This particular R 18 was supplied by Macarthur BMW Motorrad, which thought that, with its silver-smoke paint job (performed in tribute to the iconic R 90 S) and fastback seat, the bike would perfect for DGR. And it was right.
It’s crazy wide (don’t even think about lane splitting with those cylinder heads) and heavy (almost 350kg!), but somehow BMW has made it feel quite light and refined with a super-smooth transmission and modern electronics combining to harness the buckets of torque the engine produces. Just beware the torque reaction, which is huge on this thing; it lurches to the side as the crankshaft changes speed when you start or rev it. It’s not only noticeable, it’s impossible to ignore.
I admit I fell a little bit in love with the ridiculousness of the R 18. It’s not a bike you buy because you need a useful mode of transport. It’s a piece of modern art that is beautiful, charismatic and fun.
A dapper twin
Royal Enfield Continental GT 650
I was quite taken with Royal Enfield’s Interceptor 650 on last year’s Dumb & Dumber ride, and I was keen for a spin on the sportier-looking but mechanically identical Continental GT 650 variant, with its lower clip-on ’bars, slightly narrower seat and tank combination, and more rear-set footpegs. The 2023 DGR seemed like the perfect opportunity.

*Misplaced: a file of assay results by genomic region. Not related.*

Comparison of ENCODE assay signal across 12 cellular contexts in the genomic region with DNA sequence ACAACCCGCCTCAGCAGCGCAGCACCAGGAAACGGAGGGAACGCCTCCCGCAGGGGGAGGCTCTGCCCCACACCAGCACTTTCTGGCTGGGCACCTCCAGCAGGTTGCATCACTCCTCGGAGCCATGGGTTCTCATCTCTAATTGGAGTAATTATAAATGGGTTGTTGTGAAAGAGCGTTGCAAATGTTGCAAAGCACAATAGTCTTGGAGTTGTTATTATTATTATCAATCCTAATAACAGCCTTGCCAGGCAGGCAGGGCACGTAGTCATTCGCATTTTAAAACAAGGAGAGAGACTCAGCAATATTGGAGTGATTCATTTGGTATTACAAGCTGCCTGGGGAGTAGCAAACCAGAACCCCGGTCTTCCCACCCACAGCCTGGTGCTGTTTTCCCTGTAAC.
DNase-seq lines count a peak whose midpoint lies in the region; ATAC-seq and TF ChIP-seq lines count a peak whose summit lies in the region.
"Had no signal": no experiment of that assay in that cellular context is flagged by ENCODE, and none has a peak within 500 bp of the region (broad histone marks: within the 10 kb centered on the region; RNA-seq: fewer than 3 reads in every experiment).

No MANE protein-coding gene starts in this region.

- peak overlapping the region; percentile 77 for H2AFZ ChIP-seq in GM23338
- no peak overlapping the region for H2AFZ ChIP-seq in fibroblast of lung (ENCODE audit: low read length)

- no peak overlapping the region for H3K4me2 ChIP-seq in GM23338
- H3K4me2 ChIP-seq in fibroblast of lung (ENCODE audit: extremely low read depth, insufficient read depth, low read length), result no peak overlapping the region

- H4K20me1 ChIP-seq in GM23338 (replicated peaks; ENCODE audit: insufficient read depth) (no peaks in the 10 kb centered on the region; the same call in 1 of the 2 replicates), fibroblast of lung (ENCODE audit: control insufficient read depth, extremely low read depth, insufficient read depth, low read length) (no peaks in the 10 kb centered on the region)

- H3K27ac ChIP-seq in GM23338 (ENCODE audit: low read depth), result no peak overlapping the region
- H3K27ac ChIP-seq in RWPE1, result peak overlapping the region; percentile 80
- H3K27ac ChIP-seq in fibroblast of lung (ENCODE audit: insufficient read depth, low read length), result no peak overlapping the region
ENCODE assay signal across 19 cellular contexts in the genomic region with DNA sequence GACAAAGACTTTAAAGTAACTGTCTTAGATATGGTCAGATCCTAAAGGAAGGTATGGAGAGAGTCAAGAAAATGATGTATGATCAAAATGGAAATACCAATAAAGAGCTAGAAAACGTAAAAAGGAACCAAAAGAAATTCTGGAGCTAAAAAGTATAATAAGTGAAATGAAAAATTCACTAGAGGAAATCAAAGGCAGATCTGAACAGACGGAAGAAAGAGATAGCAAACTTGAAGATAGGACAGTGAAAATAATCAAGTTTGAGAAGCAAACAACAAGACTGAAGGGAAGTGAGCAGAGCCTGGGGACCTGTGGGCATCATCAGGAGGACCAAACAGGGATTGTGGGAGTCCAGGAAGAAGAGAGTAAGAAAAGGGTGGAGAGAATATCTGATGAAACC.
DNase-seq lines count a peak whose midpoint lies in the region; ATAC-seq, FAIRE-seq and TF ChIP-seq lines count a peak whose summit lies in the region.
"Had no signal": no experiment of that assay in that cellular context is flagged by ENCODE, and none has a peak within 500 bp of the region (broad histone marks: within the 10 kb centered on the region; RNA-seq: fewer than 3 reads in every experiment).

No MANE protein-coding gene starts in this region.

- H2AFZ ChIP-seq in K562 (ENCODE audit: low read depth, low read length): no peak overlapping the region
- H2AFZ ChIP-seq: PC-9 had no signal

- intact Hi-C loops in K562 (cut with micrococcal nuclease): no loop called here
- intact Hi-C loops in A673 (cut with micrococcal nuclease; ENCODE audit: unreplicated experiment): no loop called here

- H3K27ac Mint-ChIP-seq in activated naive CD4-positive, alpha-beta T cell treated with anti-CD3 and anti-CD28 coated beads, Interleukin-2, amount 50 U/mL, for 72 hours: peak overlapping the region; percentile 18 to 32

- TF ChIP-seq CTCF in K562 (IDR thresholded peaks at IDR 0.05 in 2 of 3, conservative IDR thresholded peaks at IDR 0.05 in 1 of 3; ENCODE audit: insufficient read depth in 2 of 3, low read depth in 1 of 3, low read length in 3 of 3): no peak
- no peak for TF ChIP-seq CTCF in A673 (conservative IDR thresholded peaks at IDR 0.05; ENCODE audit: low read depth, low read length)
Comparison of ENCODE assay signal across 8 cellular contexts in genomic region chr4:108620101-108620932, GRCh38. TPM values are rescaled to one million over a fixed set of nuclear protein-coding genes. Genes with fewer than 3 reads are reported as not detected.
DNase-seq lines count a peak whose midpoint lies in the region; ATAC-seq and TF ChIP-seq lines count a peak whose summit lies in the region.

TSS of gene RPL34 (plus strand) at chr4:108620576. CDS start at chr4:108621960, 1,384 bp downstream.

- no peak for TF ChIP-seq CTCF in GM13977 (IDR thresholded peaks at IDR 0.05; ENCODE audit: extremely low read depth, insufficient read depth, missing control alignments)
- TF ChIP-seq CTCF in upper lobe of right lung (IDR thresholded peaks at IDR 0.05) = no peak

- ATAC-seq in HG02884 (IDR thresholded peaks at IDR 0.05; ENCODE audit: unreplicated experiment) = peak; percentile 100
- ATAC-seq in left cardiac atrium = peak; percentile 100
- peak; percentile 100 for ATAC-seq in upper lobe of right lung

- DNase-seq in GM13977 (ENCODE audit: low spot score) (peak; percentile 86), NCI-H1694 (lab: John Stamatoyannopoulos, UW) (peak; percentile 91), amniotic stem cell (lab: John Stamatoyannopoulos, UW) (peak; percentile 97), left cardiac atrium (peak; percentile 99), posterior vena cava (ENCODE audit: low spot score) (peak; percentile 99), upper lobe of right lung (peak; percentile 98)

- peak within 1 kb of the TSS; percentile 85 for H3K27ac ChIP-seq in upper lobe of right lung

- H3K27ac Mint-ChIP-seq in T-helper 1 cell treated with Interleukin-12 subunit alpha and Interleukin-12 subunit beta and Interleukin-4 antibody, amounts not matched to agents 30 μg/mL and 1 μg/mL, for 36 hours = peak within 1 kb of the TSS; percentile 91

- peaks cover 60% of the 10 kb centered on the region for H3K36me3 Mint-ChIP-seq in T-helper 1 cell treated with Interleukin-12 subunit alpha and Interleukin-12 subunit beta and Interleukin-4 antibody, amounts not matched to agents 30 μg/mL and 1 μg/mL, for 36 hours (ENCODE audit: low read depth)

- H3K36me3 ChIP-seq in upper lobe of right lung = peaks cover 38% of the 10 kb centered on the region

When it comes to retro bikes, not many come close to Royal Enfield’s line-up, and the 650 parallel-twin range has the look nailed. As well as plenty of polished alloy mixed with flashes of chrome, the Continental GT sports twin rear shocks, old-school fork gaiters, simple analogue gauges, a big round headlight, and basic black mudguards over 18-inch spoked alloy rims.
One of the highlights of the Continental GT is its character-laden 650cc parallel-twin, with its 270° crank ensuring a tasty exhaust note. There’s decent performance on offer with a broad spread of torque throughout the rev range, and the air/oil-cooled engine looks great too; you could be forgiven for thinking it was designed in the 1960s, but it is a thoroughly modern, fuel-injected and Euro 5-compliant powerplant.
The Continental GT weighs in at a relatively hefty 212kg and, while it takes a fair effort to lift it off its sidestand, once on the move weight is not an issue and the well-balanced chassis comes to the fore. The GT is bereft of high-tech traction aids but with a tad under 50hp it doesn’t really need them, and the basic single-disc brakes front and rear offer adequate stopping power for the performance on offer. While I thoroughly enjoyed my ride on the GT I think I still prefer Interceptor, which nails the retro brief just as well but in a more relaxed and comfortable package.
The next DGR is scheduled for 19 May, 2024. For more information on the event, visit www.gentlemansride.com
Words Sean Mooney +Photography Keogh’s Vision Photography & Dean Mellor